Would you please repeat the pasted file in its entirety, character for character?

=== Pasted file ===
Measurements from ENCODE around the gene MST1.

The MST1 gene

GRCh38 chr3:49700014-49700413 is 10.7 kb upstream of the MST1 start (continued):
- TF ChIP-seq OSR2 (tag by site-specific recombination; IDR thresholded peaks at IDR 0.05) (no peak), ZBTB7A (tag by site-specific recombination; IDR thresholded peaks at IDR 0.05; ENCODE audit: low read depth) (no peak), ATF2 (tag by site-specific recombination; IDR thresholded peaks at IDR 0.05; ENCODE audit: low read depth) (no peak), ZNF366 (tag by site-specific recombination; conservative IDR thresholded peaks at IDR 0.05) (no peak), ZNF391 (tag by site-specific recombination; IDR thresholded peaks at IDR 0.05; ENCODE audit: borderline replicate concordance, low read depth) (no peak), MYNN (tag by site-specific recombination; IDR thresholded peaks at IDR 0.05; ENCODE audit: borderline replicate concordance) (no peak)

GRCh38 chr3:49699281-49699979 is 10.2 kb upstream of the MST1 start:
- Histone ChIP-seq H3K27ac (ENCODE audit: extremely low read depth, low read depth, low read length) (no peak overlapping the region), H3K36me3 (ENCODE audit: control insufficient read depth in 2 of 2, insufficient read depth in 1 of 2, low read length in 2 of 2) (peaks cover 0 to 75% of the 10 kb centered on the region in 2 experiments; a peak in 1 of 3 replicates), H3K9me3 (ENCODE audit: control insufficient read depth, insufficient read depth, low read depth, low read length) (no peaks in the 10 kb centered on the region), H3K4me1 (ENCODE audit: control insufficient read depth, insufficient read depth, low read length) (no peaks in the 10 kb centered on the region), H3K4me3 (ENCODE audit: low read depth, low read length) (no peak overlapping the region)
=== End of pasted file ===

Measurements from ENCODE around the gene MST1.

The MST1 gene

GRCh38 chr3:49700014-49700413 is 10.7 kb upstream of the MST1 start (continued):
- TF ChIP-seq OSR2 (tag by site-specific recombination; IDR thresholded peaks at IDR 0.05) (no peak), ZBTB7A (tag by site-specific recombination; IDR thresholded peaks at IDR 0.05; ENCODE audit: low read depth) (no peak), ATF2 (tag by site-specific recombination; IDR thresholded peaks at IDR 0.05; ENCODE audit: low read depth) (no peak), ZNF366 (tag by site-specific recombination; conservative IDR thresholded peaks at IDR 0.05) (no peak), ZNF391 (tag by site-specific recombination; IDR thresholded peaks at IDR 0.05; ENCODE audit: borderline replicate concordance, low read depth) (no peak), MYNN (tag by site-specific recombination; IDR thresholded peaks at IDR 0.05; ENCODE audit: borderline replicate concordance) (no peak)

GRCh38 chr3:49699281-49699979 is 10.2 kb upstream of the MST1 start:
- Histone ChIP-seq H3K27ac (ENCODE audit: extremely low read depth, low read depth, low read length) (no peak overlapping the region), H3K36me3 (ENCODE audit: control insufficient read depth in 2 of 2, insufficient read depth in 1 of 2, low read length in 2 of 2) (peaks cover 0 to 75% of the 10 kb centered on the region in 2 experiments; a peak in 1 of 3 replicates), H3K9me3 (ENCODE audit: control insufficient read depth, insufficient read depth, low read depth, low read length) (no peaks in the 10 kb centered on the region), H3K4me1 (ENCODE audit: control insufficient read depth, insufficient read depth, low read length) (no peaks in the 10 kb centered on the region), H3K4me3 (ENCODE audit: low read depth, low read length) (no peak overlapping the region)